9:8-17 As the old world was ruined, to be a monument of justice, so this world remains to this day a monument of mercy. But sin, that drowned the old world, will burn this. Articles of agreement among men are sealed, that what is promised may be the more solemn, and the doing of what is covenanted the more sure to mutual satisfaction. The seal of this covenant was the rainbow, which, it is likely, was seen in the clouds before, but was never a seal of the covenant till now it was made so. The rainbow appears when we have most reason to fear the rain prevailing; God then shows this seal of the promise, that it shall not prevail. The thicker the cloud, the brighter the bow in the cloud. Thus, as threatening afflictions abound, encouraging consolations much more abound. The rainbow is the reflection of the beams of the sun shining upon or through the drops of rain: all the glory of the seals of the covenant are derived from Christ, the Sun of righteousness. And he will shed a glory on the tears of his saints. A bow speaks terror, but this has neither string nor arrow; and a bow alone will do little hurt. It is a bow, but it is directed upward, not toward the earth; for the seals of the covenant were intended to comfort, not to terrify. As God looks upon the bow, that he may remember the covenant, so should we, that we may be mindful of the covenant with faith and thankfulness. Without revelation this gracious assurance could not be known; and without faith it can be of no use to us; and thus it is as to the still greater dangers to which all are exposed, and as to the new covenant with its blessings.The token of the covenant is now pointed out. "For perpetual ages." This stability of sea and land is to last during the remainder of the human period. What is to happen when the race of man is completed, is not the question at present. "My bow." As God's covenant is the well-known and still remembered compact formed with man when the command was issued in the Garden of Eden, so God's bow is the primeval arch, coexistent with the rays of light and the drops of rain. It is caused by the rays of the sun reflected from the falling raindrops at a particular angle to the eye of the spectator. A beautiful arch of reflected and refracted light is in this way formed for every eye. The rainbow is thus an index that the sky is not wholly overcast, since the sun is shining through the shower, and thereby demonstrating its partial extent. There could not, therefore, be a more beautiful or fitting token that there shall be no more a flood to sweep away all flesh and destroy the land.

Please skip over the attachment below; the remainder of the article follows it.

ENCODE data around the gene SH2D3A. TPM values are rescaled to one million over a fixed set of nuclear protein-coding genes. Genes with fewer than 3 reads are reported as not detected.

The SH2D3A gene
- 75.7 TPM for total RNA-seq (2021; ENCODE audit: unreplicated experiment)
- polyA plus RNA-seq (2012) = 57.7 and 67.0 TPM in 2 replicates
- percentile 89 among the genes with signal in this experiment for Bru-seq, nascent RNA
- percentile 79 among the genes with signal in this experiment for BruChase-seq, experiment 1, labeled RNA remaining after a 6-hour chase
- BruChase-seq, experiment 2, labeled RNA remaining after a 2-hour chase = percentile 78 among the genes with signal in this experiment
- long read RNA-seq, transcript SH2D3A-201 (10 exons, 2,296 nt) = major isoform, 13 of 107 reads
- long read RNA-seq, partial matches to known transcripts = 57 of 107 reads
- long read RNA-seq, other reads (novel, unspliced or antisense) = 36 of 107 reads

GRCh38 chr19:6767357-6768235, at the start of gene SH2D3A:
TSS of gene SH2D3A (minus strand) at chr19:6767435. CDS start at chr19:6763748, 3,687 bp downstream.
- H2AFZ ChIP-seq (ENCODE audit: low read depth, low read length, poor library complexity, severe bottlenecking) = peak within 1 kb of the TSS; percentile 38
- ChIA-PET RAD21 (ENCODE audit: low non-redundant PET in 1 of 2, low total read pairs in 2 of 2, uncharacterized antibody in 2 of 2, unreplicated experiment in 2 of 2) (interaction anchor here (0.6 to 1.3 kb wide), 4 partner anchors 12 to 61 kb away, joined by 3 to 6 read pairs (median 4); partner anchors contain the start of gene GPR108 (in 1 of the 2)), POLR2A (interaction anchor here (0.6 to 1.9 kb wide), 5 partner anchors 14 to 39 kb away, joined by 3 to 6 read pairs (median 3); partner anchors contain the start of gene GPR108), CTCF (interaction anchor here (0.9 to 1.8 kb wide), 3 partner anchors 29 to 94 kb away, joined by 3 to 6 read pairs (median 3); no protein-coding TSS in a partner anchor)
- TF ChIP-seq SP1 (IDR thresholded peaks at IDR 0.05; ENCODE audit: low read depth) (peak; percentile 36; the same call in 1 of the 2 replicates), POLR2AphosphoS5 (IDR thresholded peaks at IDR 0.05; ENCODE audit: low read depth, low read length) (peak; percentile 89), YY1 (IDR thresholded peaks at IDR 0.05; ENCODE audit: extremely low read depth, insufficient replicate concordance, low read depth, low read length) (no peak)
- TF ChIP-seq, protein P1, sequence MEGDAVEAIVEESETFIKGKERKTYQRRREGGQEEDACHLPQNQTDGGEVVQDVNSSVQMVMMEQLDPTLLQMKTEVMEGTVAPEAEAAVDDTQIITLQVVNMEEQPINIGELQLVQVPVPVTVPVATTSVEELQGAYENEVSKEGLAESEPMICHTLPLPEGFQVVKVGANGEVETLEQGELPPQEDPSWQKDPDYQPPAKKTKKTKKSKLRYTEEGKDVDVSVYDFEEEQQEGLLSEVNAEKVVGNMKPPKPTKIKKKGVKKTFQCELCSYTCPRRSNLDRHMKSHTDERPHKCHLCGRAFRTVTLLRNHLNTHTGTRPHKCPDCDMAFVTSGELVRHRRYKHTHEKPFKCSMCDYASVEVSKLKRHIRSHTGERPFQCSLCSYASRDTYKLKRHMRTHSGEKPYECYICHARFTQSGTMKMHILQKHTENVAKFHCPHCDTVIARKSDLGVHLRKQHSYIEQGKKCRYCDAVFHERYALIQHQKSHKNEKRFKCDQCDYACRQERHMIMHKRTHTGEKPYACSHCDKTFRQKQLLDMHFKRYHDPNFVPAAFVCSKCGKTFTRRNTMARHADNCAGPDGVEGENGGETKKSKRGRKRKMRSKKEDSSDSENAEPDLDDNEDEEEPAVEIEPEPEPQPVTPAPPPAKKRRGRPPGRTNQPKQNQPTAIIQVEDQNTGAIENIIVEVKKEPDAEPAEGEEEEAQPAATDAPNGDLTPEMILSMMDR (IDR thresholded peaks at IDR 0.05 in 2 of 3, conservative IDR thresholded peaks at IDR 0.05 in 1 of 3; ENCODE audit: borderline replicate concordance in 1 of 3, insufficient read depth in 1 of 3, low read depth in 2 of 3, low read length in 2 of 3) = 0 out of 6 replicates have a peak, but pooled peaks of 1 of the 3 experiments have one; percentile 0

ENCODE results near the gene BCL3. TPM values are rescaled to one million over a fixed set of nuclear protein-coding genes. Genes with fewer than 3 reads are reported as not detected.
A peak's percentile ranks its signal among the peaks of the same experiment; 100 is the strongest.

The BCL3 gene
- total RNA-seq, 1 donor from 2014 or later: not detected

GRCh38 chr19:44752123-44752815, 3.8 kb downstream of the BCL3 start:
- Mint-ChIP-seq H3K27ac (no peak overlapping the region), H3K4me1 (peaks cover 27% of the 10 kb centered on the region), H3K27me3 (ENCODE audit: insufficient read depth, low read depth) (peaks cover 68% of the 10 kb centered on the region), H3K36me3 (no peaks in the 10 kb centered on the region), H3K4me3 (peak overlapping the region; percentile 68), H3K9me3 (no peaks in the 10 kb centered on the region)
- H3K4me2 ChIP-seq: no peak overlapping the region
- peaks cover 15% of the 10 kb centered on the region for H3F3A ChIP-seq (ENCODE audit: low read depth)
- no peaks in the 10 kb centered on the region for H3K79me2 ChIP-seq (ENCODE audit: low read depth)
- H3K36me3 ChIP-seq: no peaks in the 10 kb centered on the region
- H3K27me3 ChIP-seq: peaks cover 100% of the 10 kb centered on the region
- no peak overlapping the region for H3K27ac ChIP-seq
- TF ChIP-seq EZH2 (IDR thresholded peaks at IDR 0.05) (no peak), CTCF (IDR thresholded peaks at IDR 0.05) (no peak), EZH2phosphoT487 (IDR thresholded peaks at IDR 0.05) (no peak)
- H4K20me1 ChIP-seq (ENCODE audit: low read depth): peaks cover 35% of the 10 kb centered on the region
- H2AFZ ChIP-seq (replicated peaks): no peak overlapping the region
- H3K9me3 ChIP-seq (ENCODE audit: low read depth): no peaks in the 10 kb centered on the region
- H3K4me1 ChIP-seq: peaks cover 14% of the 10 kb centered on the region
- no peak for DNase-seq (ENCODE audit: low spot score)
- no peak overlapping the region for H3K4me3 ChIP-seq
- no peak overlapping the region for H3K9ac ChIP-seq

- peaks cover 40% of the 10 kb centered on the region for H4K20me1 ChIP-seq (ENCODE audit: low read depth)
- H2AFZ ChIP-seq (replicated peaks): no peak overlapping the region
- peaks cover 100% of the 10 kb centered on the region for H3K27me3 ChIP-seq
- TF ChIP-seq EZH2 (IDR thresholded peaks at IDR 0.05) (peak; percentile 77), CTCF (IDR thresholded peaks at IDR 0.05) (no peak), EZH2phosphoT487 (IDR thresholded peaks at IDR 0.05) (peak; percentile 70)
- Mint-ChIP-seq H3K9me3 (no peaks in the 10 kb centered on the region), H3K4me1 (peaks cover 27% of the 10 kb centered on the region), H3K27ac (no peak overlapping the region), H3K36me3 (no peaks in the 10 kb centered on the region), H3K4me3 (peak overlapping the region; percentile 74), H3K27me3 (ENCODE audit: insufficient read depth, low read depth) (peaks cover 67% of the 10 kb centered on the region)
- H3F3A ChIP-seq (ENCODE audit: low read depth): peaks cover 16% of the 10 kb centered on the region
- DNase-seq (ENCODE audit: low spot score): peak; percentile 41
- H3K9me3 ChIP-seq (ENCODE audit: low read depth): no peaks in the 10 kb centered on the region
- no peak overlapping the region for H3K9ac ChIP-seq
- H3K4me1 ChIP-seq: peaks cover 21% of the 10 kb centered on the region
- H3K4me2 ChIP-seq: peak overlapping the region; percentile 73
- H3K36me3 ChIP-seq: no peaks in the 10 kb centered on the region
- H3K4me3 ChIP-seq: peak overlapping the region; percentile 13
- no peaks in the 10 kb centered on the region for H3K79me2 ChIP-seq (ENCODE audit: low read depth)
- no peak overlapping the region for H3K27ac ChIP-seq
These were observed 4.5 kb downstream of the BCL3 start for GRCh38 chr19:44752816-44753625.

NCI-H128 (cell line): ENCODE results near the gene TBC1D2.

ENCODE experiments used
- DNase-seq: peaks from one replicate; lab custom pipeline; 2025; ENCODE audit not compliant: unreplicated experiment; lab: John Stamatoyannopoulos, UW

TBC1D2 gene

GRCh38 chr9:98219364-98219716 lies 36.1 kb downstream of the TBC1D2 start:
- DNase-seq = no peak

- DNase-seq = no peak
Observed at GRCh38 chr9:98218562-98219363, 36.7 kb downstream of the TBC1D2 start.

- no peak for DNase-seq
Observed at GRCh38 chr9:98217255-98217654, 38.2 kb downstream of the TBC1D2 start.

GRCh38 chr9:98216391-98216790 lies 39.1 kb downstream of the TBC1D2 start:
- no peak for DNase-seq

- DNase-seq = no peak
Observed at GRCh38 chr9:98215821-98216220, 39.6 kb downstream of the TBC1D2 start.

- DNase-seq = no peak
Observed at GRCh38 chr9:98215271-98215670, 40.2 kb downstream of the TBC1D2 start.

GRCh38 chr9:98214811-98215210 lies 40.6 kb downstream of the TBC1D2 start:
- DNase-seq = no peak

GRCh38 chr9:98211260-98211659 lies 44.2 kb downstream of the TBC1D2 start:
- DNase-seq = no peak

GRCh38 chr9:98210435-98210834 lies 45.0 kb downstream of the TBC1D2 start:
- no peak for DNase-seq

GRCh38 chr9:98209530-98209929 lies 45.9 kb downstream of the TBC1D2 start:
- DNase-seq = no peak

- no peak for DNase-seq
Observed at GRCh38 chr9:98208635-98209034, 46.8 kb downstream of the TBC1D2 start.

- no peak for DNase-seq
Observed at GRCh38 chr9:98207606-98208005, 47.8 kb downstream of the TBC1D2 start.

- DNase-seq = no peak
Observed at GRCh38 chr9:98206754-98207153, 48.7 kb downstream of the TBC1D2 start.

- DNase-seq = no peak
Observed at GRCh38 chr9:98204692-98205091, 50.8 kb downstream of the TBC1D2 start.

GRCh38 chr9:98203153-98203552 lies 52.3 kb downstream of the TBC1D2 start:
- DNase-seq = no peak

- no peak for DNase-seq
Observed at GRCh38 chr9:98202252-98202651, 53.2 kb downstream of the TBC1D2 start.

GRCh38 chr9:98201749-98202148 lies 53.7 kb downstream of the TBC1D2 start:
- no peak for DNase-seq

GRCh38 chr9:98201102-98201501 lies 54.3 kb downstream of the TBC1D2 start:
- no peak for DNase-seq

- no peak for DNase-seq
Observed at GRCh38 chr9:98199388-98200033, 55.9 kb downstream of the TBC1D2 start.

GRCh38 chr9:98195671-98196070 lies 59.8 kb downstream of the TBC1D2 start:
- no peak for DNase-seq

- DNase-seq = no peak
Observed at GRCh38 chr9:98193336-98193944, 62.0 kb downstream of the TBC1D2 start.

It comes with its mild radiance only when the cloud condenses into a shower. It consists of heavenly light, variegated in hue, and mellowed in lustre, filling the beholder with an involuntary pleasure. It forms a perfect arch, extends as far as the shower extends, connects heaven and earth, and spans the horizon. In these respects it is a beautiful emblem of mercy rejoicing against judgment, of light from heaven irradiating and beatifying the soul, of grace always sufficient for the need of the reunion of earth and heaven, and of the universality of the offer of salvation. "Have I given." The rainbow existed as long as the present laws of light and air. But it is now mentioned for the first time, because it now becomes the fitting sign of security from another universal deluge, which is the special blessing of the covenant in its present form. "In the cloud." When a shower-cloud is spread over the sky, the bow appears, if the sun, the cloud, and the spectator are in the proper relation to one another. 16. "And I will look upon it to remember." The Scripture is most unhesitating and frank in ascribing to God all the attributes and exercises of personal freedom. While man looks on the bow to recall the promise of God, God himself looks on it to remember and perform this promise. Here freedom and immutability of purpose meet.